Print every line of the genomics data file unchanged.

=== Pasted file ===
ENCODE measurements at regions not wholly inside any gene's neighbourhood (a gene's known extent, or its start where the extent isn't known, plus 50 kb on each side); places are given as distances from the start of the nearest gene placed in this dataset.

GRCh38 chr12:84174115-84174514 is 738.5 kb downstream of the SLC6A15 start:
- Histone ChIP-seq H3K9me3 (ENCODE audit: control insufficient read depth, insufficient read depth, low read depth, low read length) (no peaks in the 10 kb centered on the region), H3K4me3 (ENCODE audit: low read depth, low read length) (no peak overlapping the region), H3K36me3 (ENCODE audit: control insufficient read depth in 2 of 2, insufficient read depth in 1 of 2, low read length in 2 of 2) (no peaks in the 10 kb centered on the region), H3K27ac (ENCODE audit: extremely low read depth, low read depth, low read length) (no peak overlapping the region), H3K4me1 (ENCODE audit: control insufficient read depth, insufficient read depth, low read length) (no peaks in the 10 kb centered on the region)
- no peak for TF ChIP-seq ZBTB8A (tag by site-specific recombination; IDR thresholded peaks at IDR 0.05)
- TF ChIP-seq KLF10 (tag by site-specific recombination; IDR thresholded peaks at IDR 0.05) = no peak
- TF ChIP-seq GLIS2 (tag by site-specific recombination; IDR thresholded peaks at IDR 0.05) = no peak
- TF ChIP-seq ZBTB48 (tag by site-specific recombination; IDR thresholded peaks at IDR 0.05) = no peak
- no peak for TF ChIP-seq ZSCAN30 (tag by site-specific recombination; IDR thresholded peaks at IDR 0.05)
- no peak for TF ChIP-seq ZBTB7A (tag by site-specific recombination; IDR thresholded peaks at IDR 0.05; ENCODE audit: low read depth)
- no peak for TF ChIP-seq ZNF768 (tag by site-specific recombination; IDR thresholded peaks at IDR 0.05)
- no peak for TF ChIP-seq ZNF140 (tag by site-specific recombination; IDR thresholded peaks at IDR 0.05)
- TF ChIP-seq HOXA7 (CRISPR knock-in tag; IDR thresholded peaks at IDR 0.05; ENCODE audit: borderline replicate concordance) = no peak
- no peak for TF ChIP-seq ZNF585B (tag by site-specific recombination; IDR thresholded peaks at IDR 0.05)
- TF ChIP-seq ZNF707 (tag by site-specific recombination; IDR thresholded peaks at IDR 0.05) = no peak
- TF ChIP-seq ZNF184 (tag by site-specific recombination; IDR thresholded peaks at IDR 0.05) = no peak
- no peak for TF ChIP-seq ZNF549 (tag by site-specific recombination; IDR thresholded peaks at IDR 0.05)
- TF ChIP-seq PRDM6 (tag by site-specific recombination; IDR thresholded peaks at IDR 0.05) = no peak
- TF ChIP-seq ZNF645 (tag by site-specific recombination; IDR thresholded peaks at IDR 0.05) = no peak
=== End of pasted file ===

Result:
ENCODE measurements at regions not wholly inside any gene's neighbourhood (a gene's known extent, or its start where the extent isn't known, plus 50 kb on each side); places are given as distances from the start of the nearest gene placed in this dataset.

GRCh38 chr12:84174115-84174514 is 738.5 kb downstream of the SLC6A15 start:
- Histone ChIP-seq H3K9me3 (ENCODE audit: control insufficient read depth, insufficient read depth, low read depth, low read length) (no peaks in the 10 kb centered on the region), H3K4me3 (ENCODE audit: low read depth, low read length) (no peak overlapping the region), H3K36me3 (ENCODE audit: control insufficient read depth in 2 of 2, insufficient read depth in 1 of 2, low read length in 2 of 2) (no peaks in the 10 kb centered on the region), H3K27ac (ENCODE audit: extremely low read depth, low read depth, low read length) (no peak overlapping the region), H3K4me1 (ENCODE audit: control insufficient read depth, insufficient read depth, low read length) (no peaks in the 10 kb centered on the region)
- no peak for TF ChIP-seq ZBTB8A (tag by site-specific recombination; IDR thresholded peaks at IDR 0.05)
- TF ChIP-seq KLF10 (tag by site-specific recombination; IDR thresholded peaks at IDR 0.05) = no peak
- TF ChIP-seq GLIS2 (tag by site-specific recombination; IDR thresholded peaks at IDR 0.05) = no peak
- TF ChIP-seq ZBTB48 (tag by site-specific recombination; IDR thresholded peaks at IDR 0.05) = no peak
- no peak for TF ChIP-seq ZSCAN30 (tag by site-specific recombination; IDR thresholded peaks at IDR 0.05)
- no peak for TF ChIP-seq ZBTB7A (tag by site-specific recombination; IDR thresholded peaks at IDR 0.05; ENCODE audit: low read depth)
- no peak for TF ChIP-seq ZNF768 (tag by site-specific recombination; IDR thresholded peaks at IDR 0.05)
- no peak for TF ChIP-seq ZNF140 (tag by site-specific recombination; IDR thresholded peaks at IDR 0.05)
- TF ChIP-seq HOXA7 (CRISPR knock-in tag; IDR thresholded peaks at IDR 0.05; ENCODE audit: borderline replicate concordance) = no peak
- no peak for TF ChIP-seq ZNF585B (tag by site-specific recombination; IDR thresholded peaks at IDR 0.05)
- TF ChIP-seq ZNF707 (tag by site-specific recombination; IDR thresholded peaks at IDR 0.05) = no peak
- TF ChIP-seq ZNF184 (tag by site-specific recombination; IDR thresholded peaks at IDR 0.05) = no peak
- no peak for TF ChIP-seq ZNF549 (tag by site-specific recombination; IDR thresholded peaks at IDR 0.05)
- TF ChIP-seq PRDM6 (tag by site-specific recombination; IDR thresholded peaks at IDR 0.05) = no peak
- TF ChIP-seq ZNF645 (tag by site-specific recombination; IDR thresholded peaks at IDR 0.05) = no peak